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Nearly One Fourth of American Children Live in Poverty, So Why Are Schools Trashing Their Lunches?

When many children are food insecure, for any school to intentionally inflict hunger is indefensible.


What would be the instinct of any normal adult faced with a group of hungry children? To feed them, of course. Especially adults entrusted with the care and well-being of children, by virtue of their employment in a public school. That's why what happened in Utah last week is inexplicable. A cafeteria nutrition manager (a stunning oxymoron), fed up with students' overdue balances on lunch accounts, went to Uintah Elementary in Salt Lake City and "seized and trashed" the lunches of about 30 students.

According to Jason Olsen, a Salt Lake City District spokesman, the child-nutrition department realized some students' families had outstanding balances on Monday, but the department's manager wasn't able to notify the school until after lunch had been served on Tuesday. So the department did what any humane, understanding person would do: They snatched the meals from the children and threw them in the trash.

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A Digital Time Capsule Will Archive the Websites 21st Century Students Find Relevant

The Internet Archive and the Library of Congress are creating a collection of websites that represent the modern student experience.

How will future generations know what websites 21st century students accessed and considered critical to their lives and learning experiences? It turns out the archeologist of tomorrow won't be digging up a time capsule from someone's backyard. Thanks to the K12 Web Archiving Program, a three-year-old partnership between the Internet Archive and the Library of Congress, students at 14 schools in 13 states are creating digital time capsules of the sites they believe are representative of the modern student experience. In the process, these student curators are also learning valuable critical thinking, collaboration and problem solving skills.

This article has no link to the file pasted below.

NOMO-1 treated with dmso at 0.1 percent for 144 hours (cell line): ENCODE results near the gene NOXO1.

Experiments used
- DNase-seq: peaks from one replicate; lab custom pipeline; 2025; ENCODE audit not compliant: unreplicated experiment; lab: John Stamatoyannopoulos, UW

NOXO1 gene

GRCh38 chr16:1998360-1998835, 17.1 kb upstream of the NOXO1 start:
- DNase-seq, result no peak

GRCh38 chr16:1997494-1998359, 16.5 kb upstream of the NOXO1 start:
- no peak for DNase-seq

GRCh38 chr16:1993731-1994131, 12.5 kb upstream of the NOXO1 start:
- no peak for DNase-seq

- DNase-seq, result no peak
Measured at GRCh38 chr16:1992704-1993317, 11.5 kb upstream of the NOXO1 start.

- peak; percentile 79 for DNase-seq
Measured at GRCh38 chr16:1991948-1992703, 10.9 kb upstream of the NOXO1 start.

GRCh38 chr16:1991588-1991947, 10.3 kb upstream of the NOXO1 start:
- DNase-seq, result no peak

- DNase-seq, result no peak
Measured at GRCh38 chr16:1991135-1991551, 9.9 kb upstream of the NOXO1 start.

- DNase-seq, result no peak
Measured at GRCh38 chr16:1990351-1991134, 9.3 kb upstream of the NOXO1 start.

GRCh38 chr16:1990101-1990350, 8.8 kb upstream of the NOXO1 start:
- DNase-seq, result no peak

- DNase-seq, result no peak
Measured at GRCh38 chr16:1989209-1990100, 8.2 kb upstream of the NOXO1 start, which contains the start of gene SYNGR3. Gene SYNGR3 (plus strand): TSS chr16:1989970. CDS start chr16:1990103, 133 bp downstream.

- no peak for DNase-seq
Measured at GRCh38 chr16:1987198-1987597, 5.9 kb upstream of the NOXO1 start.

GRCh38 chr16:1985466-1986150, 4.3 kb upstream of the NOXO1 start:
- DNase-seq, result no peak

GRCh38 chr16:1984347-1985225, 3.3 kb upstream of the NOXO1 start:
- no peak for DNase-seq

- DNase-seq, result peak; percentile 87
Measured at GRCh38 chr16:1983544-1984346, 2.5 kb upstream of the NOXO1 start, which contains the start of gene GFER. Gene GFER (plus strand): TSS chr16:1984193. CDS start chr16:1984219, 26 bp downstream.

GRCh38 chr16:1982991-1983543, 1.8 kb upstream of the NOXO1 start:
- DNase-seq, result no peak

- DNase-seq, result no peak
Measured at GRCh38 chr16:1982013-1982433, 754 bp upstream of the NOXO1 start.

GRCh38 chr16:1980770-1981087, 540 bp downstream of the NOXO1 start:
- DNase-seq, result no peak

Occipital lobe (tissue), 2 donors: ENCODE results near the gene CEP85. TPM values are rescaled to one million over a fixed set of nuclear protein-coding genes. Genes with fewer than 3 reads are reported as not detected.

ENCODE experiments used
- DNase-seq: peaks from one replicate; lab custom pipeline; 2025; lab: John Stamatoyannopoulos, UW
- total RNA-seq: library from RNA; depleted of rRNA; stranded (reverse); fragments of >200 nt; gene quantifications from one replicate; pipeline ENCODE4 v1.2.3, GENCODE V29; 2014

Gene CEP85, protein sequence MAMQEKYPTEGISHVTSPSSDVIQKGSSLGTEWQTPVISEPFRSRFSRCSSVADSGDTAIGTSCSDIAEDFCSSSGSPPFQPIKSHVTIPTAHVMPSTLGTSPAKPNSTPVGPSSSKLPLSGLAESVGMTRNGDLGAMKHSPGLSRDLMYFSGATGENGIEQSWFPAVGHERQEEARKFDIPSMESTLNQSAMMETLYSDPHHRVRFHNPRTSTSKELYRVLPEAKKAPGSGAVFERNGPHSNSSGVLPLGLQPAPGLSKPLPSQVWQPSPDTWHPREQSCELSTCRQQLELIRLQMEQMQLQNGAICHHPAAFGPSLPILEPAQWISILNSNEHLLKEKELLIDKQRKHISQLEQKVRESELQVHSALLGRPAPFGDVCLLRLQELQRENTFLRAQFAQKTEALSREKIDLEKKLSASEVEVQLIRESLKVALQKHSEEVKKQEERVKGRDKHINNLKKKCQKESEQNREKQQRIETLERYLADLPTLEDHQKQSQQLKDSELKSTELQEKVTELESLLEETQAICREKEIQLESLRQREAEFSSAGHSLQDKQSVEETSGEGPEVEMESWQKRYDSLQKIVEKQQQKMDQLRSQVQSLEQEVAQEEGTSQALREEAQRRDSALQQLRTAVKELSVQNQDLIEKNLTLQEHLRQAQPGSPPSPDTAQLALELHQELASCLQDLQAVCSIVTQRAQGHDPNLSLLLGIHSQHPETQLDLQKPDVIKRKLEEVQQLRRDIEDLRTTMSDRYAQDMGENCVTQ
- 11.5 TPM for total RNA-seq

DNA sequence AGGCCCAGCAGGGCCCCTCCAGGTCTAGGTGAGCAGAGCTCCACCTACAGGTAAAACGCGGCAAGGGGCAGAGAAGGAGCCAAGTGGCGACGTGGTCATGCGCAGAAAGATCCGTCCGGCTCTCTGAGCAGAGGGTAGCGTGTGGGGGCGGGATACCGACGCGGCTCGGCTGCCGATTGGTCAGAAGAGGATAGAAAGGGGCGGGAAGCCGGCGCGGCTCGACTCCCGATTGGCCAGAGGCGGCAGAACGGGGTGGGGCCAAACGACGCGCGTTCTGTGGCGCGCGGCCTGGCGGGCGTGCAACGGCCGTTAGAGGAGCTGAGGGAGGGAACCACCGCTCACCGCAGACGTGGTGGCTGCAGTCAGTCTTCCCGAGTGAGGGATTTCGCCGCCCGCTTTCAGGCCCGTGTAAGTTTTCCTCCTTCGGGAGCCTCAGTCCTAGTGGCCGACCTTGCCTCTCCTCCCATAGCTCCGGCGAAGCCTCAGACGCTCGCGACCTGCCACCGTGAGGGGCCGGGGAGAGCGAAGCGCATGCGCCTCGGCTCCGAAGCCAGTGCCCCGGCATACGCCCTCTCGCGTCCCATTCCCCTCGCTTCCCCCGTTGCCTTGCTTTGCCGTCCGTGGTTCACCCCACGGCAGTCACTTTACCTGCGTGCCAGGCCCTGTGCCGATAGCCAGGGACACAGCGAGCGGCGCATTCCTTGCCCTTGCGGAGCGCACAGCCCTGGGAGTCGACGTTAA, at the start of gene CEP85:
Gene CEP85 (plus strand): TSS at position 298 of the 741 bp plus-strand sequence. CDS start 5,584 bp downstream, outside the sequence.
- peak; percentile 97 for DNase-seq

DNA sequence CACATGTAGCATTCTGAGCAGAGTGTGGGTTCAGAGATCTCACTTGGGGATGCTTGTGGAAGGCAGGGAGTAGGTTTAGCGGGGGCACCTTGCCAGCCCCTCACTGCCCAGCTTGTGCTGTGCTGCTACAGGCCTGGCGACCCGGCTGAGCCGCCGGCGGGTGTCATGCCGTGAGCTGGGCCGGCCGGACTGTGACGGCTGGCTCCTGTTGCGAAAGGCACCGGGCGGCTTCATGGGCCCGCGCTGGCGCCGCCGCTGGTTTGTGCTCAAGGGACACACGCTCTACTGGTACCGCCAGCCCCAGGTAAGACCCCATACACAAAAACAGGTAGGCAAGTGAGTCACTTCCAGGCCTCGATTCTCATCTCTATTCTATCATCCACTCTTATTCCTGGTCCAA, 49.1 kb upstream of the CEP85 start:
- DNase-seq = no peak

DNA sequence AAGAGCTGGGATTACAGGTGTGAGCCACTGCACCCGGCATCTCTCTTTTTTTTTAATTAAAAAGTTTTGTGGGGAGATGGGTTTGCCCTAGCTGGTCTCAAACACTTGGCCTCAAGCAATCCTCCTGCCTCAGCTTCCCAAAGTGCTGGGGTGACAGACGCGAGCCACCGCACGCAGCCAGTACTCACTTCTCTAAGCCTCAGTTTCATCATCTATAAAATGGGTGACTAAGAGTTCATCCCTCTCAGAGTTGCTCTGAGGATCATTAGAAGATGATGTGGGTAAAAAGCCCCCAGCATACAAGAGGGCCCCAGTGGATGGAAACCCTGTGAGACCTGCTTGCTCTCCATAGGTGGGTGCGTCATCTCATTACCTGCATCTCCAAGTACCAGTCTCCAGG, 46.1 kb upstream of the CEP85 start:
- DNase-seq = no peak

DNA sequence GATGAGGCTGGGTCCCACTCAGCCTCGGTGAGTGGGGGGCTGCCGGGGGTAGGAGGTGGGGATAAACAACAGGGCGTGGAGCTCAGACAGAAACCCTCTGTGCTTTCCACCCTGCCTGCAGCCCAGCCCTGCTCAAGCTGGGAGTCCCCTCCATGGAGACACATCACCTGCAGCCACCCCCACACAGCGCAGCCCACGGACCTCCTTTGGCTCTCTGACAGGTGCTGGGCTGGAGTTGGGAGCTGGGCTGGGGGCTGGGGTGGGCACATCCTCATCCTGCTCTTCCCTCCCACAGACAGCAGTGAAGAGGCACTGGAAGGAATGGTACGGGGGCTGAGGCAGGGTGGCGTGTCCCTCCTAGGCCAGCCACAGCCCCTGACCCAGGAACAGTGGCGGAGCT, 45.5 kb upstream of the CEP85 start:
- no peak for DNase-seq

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Intermission: The "Wave at the Bus" Dad Dressed in Costume For 170 Days

Utah dad Dale Price set out to poke fun at his teenage son. Now he's the most embarrassingly awesome father ever.

Two big thumbs up to American Fork, Utah father Dale Price, also known as the "Wave at the Bus" dad. Price dressed up in a costume every morning of the school year—all 170 days—and then headed outside to wave goodbye to his son's school bus. Price says it started out at a joke on the first day of school to embarrass Rain, a high school sophomore with a 4.0 GPA, since it was his first year riding the bus, and things just snowballed from there.

Indeed, Rain was initially embarrassed by his father's antics, but soon, he and his bus riding classmates, grew to love the costumes and looked forward to seeing what creative outfit his dad would wear next.

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Map: States and Their Food

Rhode Island and coffee milk, Idaho and potatoes. A map of all the states and their most relevant food items.

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Where Is Four Loko Banned?

Four Loko is finally drawing the attention of the authorities. Where can you still get it?

Four Loko, the caffeinated alcoholic beverage that is putting people in the hospital around the country, is finally drawing the attention of the authorities. This is where it is banned, or will be banned. If you're interested in (responsibly) experimenting with it, avoid these states.

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